Akins-Anderson Sydney: Sydney continued to stare at the computer screen, but he had long since stopped reading. His intuition had been correct. He was being watched, though until he knew by who he would act oblivious (He had his share of enemies). He sat a bit straighter in an effort to strain his peripheral vision-nothing. It was then that a new message appeared on the screen. He read it over, then re-read it. An encrypted code was neatly hidden between the words. The code was for a meeting. He made a mental show of thinking it over, but Sydney already knew the end result of such contemplation. He would go, if only to find out more about the woman (he was sure now that the aura he sense was that of a woman), and why there paths had crossed. A breeze passed behind him, and with it a feather light touch. He turned around, but saw nothing. She was gone. .


Augusta Writers: She waited at the coffee house on Broad Street wondering if her new victim understood what he was supposed to do; adding another sugar to the coffee, it always started this way, the game of cat and mouse. Twirling the lock in her hand, she sniffed the faint strong scent of the Reader and enjoyed the smell. It was woodsy, manly with a hint of an average soap. This one was not pretentious like the last Reader. This one, had possibilities; this one could be it. Again, another sip of the bitter liquid as she replayed in her mind the new quest to ensure that writers would be heard in such a time of need. Her personal quest to make certain that this town would not fall victim again. He new reader needed to be strong. Her new Reader needed to be a man that was sure of himself. She needed a hero of sort, one unafraid of the challenge. She gasped when the shadow appeared at the window……
Akins-Anderson Sydney: The morning air was laced with the strong scent of coffee and trepidation. Across the street loomed the Broad Street coffee house; the place they were to meet. Sydney took a deep breath of the crisp December air, and considered what he was getting into. In the message he had received yesterday, the woman had called herself simply ‘The Writer’. The title was enigmatic and seemed to hint at some esoteric knowledge. What did she write? Who did she write for? But most importantly, why did she want him? Those and many more questions tumbled about his mind like fire flies in a hurricane. Yet he knew there was only one way to get the answers he sought. High above an endless sheet of clouds blanketed the sky a lugubrious gray. Sydney had never been one for omens, but the weather was not optimistic.

Calm down, he mentally chided, stop taking cues from the weather. Encouraged by a cool breeze, he jammed his hands in his coat pockets and walked across the road. As a full time reader and part time writer Sydney had gotten into the habit of observing himself from an objective perspective. It helped keep him ground in reality when fantasy was so alluring. He found himself doing so now as a means of staying focused.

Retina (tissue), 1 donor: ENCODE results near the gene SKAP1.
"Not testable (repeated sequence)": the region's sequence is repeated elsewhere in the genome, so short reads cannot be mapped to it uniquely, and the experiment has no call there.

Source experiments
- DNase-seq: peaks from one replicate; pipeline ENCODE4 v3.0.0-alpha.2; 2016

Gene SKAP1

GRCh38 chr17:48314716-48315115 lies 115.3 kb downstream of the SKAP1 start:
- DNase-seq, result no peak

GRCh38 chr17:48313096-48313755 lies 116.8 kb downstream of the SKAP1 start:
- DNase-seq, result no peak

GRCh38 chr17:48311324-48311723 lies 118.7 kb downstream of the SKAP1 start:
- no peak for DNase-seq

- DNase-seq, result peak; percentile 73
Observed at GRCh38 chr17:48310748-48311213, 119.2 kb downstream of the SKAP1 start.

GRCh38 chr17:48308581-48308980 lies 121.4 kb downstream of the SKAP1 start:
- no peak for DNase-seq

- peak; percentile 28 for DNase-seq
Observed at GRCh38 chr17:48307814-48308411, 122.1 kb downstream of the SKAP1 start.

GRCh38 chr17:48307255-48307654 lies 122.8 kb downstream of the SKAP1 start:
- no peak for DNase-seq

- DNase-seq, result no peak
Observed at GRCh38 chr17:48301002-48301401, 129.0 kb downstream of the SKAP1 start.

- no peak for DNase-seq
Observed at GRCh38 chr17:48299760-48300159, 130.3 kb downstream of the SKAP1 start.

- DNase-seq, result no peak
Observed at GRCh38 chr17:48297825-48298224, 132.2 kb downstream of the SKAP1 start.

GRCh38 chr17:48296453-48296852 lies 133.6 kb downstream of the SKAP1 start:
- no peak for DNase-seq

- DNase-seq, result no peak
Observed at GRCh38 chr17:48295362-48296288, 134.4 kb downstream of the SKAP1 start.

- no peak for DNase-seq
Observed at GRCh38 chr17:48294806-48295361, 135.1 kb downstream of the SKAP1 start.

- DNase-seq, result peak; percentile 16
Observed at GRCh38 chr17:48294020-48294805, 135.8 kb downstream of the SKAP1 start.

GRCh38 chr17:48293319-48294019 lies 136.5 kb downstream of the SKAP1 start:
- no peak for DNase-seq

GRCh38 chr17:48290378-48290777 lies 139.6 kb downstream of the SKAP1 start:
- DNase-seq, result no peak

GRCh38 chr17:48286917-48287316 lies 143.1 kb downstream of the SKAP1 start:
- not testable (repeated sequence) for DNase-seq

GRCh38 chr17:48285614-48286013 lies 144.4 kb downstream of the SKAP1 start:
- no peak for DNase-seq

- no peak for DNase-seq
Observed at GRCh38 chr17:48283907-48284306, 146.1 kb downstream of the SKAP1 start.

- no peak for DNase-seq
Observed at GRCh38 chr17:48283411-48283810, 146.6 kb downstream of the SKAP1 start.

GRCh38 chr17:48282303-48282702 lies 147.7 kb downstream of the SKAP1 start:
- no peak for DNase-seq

In his mind’s eye he saw himself walking across the road; a twenty two year old black guy wearing a gray coat and glasses over dark brown eyes. He was tall, six feet, and of medium build. On impulse he had shaved his head bald yesterday night, and as another spirited winter breeze chilled his scalp he found himself regretting it immensely.

It was halfway down the cross walk that he felt her aura emanating from the red brick building. It was strange, but not unpleasant. He likened it to the smell of white lotus, coffee (coincidently enough), and blood; sometimes sweet, sometimes bitter, yet always deadly. He slowed his pace when he reached the sidewalk and turned towards the door. It was then that he stopped. A lone form sat in a window booth. Sydney turned and faced The Writer.


Augusta Writers: She held up one finger and gestured for him to enter; slightly turning, she eyed the Barista, bidding him to bring another cup of darkened courage. As The Writer crossed Broad Street, she knew it was him. There! He held the same strong demeanor and posture, but today, unlike yesterday, he was hairless. If the Reader chose to never regrow the locks of hair, she held in her fist, the last remaining curl of his Samsonian strength.

He was younger than she had imagined, but looked fit for the challenge. The glasses covered dark brown eyes that seem to read so much more than just her words. He entered the café and took a seat across the table from the Writer. The waiter arrived with his coffee and he was surprised to find it was the way he liked it, or at least she ordered what she thought she saw him drinking at the Internet Café before.

The Writer’s eyes darted back and forth in an effort to locate in the air the right words to explain why he was here with her. She searched the room for ways to punctuate this conversation without the story being stale and trite. The Writer should at least tell the Reader her name, but there was not time for such trivial matters. If they both survived this, the pleasantries would then come forth, draped in civil platitudes, but for now, what she needed was him.

A flash of pearly whites put the Reader a bit more at ease, but he only sipped the coffee as she reached down in her bag and retrieved the Gobo. She rapidly applied the flashlight to illuminate the object which lit up the wall. Time seemed to stop in the café. The only two who were able to move were the Reader and the Writer. The writings were now on the wall. The Writer watched the Reader who was now reading the writings on the wall. A flash of realization came to him and his mouth dropped open.


There is still so much more to come. You can follow the live feed on Facebook or check back in a day or so for the latest update.

PS: After reading his last entry, I have to up my writing game.